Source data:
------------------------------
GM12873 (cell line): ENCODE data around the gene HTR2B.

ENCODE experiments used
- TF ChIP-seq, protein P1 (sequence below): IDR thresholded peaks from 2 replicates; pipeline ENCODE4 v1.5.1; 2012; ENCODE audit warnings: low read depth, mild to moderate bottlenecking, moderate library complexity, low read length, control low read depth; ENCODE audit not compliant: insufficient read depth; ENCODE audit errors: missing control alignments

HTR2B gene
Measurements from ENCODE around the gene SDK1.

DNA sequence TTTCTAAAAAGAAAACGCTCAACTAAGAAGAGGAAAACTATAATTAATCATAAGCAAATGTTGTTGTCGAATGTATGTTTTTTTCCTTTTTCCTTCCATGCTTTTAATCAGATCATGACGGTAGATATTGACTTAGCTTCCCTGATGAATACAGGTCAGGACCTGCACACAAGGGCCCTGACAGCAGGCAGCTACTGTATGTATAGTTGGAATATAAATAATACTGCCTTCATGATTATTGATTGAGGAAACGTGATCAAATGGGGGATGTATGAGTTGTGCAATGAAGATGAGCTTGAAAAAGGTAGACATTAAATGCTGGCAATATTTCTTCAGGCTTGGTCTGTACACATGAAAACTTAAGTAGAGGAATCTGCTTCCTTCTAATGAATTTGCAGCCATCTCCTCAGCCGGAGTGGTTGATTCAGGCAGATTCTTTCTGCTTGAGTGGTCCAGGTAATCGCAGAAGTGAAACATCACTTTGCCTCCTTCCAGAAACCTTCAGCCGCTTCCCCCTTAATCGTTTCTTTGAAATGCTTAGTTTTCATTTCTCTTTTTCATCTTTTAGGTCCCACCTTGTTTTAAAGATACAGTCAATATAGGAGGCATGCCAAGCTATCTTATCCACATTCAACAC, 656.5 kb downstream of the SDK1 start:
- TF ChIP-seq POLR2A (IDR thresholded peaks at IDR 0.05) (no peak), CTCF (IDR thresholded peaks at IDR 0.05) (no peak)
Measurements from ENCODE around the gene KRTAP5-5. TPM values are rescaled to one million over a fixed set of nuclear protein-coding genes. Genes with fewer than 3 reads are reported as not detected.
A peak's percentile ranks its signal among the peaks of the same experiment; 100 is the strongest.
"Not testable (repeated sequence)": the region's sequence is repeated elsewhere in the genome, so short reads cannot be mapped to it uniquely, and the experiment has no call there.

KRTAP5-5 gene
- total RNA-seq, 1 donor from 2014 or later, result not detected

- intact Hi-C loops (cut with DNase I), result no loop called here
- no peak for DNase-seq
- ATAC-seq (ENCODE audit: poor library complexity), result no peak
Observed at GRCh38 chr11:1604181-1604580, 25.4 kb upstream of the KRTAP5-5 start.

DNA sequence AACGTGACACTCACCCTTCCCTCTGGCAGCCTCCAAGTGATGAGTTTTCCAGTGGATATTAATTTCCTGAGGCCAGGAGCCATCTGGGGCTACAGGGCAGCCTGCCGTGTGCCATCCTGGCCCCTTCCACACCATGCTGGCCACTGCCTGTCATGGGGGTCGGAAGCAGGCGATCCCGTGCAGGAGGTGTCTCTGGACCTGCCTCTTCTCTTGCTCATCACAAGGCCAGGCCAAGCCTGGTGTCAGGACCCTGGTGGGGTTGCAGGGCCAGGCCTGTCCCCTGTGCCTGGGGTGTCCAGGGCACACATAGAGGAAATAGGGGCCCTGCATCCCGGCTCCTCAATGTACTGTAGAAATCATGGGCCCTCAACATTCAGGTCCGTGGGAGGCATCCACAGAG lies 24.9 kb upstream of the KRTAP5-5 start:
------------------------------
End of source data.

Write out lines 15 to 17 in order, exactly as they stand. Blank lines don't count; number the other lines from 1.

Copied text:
- ATAC-seq (ENCODE audit: poor library complexity), result no peak
Observed at GRCh38 chr11:1604181-1604580, 25.4 kb upstream of the KRTAP5-5 start.

DNA sequence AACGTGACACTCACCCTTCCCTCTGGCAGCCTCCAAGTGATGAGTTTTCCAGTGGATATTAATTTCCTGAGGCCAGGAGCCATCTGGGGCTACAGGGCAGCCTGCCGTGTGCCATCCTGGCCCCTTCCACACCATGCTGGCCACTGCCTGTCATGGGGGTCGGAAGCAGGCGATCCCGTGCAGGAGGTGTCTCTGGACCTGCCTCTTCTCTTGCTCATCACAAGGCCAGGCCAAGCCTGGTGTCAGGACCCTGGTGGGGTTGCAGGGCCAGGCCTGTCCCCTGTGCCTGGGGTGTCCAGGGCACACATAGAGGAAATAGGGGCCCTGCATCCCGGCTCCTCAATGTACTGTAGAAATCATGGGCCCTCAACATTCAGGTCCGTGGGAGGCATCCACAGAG lies 24.9 kb upstream of the KRTAP5-5 start: